Introduction to Ethereum Gas Fees- How to Use The Gas Fee Tracker

In the Ethereum network, every operation, whether it’s sending Ether (ETH) from one address to another or executing a smart contract, requires computational resources. These resources are not free, and the network charges users for utilizing them. This is where gas fees come into play.

Gas fees are also known as network fees. You pay Ethereum validators to incentivize them to include your transaction in the next block. Gas fees are also essential for the security and efficiency of the Ethereum network. The concept of gas fees ensures that the network remains resilient against spam and abuse while fairly compensating validators for their computational work.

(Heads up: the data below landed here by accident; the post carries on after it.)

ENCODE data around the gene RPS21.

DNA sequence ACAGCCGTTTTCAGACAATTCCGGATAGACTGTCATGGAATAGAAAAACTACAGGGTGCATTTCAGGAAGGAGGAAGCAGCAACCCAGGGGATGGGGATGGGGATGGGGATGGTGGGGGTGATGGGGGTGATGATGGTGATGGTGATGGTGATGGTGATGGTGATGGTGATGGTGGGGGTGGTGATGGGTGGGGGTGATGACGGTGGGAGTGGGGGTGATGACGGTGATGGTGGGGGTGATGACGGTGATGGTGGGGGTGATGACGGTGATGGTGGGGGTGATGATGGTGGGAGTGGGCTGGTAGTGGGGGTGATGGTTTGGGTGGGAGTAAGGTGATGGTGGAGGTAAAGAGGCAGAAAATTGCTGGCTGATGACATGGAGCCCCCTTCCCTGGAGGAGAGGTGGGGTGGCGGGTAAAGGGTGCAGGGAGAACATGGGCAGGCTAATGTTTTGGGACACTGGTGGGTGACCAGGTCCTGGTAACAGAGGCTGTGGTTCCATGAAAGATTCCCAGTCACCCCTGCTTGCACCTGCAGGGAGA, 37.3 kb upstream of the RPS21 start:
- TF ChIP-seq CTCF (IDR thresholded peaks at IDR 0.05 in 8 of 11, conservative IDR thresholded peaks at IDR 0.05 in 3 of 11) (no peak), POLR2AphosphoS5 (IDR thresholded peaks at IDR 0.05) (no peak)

In this article, you’ll learn primer concepts about Ethereum gas fees, how to track them using a gas fee tracker, how they are calculated, and answer common questions such as “why are gas fees so expensive on Ethereum?”

How gas fees are calculated on Ethereum

Gas fees are not fixed, nor are they constant for every operation. Before knowing how they are calculated, it’s useful to know about concepts like gas limits, base fee, and tips, as well as what a ‘gwei’ is.

Different operations use up different units of computational resources, which we refer to as gas. A simple ETH transaction will require 21,000 gas (a minimum gas limit of 21,000 is required). But how much that is going to cost in dollars or ETH will depend on how much 1 gas costs.